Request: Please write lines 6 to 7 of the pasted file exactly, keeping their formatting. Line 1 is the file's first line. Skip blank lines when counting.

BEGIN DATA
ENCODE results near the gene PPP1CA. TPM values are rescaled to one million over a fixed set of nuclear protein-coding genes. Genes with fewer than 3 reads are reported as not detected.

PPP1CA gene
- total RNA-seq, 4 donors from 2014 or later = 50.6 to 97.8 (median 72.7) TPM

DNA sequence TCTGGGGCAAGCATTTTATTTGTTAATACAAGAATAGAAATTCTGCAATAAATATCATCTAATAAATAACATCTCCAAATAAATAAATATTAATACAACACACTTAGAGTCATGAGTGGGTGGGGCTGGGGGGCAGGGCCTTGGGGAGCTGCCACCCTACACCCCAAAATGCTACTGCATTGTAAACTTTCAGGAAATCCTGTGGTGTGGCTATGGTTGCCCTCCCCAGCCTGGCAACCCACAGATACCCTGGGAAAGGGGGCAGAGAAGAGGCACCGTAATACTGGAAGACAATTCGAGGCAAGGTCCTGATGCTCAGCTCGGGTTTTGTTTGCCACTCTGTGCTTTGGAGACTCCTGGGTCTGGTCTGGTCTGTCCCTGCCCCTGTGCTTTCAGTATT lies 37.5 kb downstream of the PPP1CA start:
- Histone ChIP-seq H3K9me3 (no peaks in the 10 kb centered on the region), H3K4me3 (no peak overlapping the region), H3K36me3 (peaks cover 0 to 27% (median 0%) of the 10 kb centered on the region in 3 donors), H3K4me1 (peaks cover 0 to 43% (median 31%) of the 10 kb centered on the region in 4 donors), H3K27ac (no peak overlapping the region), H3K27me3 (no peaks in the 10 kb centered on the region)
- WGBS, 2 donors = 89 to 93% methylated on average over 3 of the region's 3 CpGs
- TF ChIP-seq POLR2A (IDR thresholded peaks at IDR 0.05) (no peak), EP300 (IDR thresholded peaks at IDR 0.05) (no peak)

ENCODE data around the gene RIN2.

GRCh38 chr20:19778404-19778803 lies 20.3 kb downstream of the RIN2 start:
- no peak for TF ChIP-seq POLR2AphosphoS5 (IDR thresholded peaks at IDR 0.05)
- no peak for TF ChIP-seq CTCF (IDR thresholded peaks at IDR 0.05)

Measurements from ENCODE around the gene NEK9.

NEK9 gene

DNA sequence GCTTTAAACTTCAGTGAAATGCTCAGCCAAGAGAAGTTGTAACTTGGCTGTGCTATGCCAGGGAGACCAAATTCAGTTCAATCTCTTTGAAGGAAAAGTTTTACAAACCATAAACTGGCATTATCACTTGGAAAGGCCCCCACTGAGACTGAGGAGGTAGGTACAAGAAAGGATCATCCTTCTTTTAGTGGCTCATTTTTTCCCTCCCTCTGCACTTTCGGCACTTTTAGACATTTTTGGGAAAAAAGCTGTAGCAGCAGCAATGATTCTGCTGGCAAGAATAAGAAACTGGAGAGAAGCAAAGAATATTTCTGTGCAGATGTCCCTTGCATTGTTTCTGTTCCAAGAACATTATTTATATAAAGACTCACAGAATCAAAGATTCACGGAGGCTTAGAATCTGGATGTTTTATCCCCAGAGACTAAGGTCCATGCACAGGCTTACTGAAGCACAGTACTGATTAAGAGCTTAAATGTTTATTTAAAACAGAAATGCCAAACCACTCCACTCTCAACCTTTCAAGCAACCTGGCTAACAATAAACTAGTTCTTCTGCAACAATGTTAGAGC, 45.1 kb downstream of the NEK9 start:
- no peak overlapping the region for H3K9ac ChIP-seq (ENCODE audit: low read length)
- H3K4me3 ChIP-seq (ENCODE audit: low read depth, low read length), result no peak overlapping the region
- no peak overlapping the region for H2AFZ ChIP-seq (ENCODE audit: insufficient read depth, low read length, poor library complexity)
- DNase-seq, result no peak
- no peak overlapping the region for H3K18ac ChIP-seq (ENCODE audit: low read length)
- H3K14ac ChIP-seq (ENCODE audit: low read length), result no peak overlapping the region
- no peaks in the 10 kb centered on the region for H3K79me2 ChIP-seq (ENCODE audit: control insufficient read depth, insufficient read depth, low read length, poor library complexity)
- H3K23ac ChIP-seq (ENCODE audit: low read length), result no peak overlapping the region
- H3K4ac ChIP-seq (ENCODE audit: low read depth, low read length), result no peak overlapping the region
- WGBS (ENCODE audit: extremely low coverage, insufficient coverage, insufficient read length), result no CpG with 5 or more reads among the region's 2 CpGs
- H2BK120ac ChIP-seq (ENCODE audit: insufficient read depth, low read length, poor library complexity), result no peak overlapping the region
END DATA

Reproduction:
- WGBS, 2 donors = 89 to 93% methylated on average over 3 of the region's 3 CpGs
- TF ChIP-seq POLR2A (IDR thresholded peaks at IDR 0.05) (no peak), EP300 (IDR thresholded peaks at IDR 0.05) (no peak)